Helen Fitzgerald’s Ash Mountain adds to the many very good novels set in Australia published in the past few years. A concise book, only 211 pages, it packs a punch and has a lasting resonance.

Told from multiple perspectives, the story has at its heart Fran, the single mother, who’s returned to the place she grew up, in small-town Victoria, to take care of her ailing dad. But being back in Ash Mountain means looking to the past and events of thirty years before for Fran. And then a devastating event occurs that changes everything, not just for her, but for the people of the town too.

Set over ten days, and intercut with the past, Ash Mountain’s background is the terrible firestorms that hit Australia, as the world watched on in such horrified fascination. Fitzgerald plunges us into the action of that world from the very first pages, her prose tightly packed, yet full of dark humour and moments of strange grace, as her story unfolds.

Well-penned, beautifully plotted with great characters, Ash Mountain is an extremely good read, the last thirty or so pages, in particular, full of heart-in-mouth moments. A book you’ll remember; we can’t recommend it enough.


Helen Fitzgerald | Ash Mountain | Orenda | paperback | 20 August 2020 | £8.99

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Acknowledgements: This review is published as part of the book tour organised by Random Things Tours. Many thanks to Anne Cater for the invitation. Thanks to the publisher for supplying a review copy. All opinions are our own. All rights reserved. Please check out the other reviews on this tour. All credit to Rob Dixon who took the cover photo image of his daughter on 18 November 2019 during the fires.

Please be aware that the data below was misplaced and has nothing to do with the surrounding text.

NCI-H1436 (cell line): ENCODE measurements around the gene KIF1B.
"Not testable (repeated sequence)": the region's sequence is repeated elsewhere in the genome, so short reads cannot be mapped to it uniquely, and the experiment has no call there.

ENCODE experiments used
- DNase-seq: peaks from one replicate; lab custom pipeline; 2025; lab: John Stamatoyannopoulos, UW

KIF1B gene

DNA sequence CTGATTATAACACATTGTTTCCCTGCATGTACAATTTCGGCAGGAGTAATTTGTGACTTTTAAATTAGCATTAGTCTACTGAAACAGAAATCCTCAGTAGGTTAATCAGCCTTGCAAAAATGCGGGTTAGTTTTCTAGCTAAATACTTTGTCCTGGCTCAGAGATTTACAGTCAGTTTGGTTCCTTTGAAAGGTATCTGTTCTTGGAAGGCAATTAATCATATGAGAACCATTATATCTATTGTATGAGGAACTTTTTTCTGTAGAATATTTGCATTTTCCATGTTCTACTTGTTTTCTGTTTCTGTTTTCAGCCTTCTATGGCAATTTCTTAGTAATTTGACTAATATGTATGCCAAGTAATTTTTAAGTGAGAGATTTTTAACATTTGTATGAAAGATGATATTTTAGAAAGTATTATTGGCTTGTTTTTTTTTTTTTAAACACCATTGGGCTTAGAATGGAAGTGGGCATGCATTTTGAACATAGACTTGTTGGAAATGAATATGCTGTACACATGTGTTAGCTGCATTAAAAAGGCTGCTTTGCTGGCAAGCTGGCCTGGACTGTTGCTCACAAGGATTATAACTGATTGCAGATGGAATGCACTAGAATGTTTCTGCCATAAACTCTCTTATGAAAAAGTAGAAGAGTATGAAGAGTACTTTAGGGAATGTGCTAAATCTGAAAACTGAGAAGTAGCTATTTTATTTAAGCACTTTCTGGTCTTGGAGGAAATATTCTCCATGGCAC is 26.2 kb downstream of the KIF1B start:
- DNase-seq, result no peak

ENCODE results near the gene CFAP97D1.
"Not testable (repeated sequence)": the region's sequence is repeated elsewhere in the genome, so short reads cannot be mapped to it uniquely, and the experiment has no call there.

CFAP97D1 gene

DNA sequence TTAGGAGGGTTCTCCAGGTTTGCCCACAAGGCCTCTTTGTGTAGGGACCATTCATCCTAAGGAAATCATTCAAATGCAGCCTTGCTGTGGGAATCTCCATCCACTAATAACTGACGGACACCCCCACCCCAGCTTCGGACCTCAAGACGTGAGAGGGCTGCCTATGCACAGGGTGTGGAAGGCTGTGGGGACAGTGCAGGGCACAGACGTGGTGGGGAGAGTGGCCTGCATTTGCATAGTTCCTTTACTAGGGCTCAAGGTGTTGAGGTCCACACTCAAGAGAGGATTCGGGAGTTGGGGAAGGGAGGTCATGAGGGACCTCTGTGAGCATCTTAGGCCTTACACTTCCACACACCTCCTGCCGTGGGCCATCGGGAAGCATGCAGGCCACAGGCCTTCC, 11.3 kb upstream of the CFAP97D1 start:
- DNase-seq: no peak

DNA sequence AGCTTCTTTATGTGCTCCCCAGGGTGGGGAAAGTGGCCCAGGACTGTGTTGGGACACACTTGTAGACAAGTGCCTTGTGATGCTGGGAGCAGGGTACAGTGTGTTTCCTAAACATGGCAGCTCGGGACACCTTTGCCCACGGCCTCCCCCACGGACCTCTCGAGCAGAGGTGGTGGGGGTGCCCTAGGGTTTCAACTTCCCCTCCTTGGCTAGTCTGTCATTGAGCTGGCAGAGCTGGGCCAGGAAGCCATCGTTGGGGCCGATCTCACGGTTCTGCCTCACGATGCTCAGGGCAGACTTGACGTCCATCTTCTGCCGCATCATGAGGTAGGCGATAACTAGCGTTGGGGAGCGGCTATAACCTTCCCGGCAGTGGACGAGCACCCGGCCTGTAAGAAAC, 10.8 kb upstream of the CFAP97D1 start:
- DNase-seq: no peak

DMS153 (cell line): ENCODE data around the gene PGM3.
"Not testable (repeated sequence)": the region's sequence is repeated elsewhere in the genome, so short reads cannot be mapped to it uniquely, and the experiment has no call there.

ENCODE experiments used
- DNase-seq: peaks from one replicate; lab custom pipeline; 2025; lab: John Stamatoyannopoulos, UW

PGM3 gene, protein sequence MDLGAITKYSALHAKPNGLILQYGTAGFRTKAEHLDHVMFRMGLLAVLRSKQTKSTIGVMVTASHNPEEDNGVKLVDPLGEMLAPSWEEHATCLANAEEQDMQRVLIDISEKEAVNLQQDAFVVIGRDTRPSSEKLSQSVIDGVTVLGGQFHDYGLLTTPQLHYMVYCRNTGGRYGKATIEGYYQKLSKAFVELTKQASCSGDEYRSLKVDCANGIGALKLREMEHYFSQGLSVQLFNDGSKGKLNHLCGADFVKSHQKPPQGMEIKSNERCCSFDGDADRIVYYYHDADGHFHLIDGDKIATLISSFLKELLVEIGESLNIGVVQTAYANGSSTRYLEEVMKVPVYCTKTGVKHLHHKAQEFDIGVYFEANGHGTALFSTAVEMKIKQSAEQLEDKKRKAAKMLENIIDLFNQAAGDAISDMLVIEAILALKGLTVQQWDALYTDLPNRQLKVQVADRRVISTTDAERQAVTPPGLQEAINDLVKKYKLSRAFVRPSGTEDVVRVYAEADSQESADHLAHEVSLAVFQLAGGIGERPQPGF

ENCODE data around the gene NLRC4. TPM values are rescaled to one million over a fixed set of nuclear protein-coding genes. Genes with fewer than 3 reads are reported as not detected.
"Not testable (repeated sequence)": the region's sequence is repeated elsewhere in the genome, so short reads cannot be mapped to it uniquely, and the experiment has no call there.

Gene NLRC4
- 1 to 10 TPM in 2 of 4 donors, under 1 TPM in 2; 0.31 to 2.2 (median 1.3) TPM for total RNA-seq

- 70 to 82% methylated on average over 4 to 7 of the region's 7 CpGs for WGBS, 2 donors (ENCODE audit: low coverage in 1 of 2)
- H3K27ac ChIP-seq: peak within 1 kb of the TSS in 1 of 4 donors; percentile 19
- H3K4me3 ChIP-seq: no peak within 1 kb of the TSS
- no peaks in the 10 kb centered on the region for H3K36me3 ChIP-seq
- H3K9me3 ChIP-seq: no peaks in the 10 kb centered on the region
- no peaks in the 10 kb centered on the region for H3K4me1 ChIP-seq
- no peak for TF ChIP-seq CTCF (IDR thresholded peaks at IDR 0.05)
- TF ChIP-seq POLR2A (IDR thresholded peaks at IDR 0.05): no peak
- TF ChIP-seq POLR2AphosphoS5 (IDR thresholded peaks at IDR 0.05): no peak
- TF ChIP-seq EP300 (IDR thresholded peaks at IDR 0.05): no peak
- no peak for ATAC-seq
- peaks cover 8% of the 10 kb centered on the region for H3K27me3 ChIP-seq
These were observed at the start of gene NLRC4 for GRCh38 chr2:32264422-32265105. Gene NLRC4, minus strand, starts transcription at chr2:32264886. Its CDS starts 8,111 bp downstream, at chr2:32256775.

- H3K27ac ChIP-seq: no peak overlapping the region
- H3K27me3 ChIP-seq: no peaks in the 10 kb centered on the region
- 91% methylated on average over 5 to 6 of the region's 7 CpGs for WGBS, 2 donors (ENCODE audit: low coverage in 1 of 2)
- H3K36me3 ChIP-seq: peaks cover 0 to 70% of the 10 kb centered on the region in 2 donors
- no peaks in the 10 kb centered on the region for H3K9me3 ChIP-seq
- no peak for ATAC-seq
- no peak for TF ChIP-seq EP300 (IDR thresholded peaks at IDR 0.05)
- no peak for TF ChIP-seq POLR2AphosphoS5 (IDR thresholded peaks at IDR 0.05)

See also: ‘Jane Harper’s debut The Dry, murder and mayhem in small-town Australia’;CWA’s Vintage Crime’; ‘Amanda Craig’s homage to Highsmith‘; ‘Chris Whitaker’s small-town America’; ‘Nora Roberts’ Sanctuary: an Old Familiar’; Carver’s Nothing Important Happened Today’; By Grand Central Station I Sat Down and Wept’; ‘Yvonne Battle-Fenton’s Remembered‘; ‘The Revolution Will Not Be Televised‘; ‘We should all be feminists‘; The not-so-invisible woman: 150 greats in their own words’; ‘How Penguin learned to fly – Allen Lane and the Original “Penguin Ten”‘; Dorothy L. Sayer’s Busman’s Holiday – Romek Marber for Penguin Crime (book covers we love).

Also of interest: Night Mail (1936), changing the face of British film; A Colour Box by Len Lye (1935); Hitchcock (2012); The Splendour of George Stevens’ Giant (1956). Hitchcock (2012).

This review is copyright © 2020 by The Literary Shed. All rights are reserved. All opinions expressed are our own. If you wish to reproduce this piece, please contact us for permission and provide the necessary credit. Thank you so much. We welcome your feedback.






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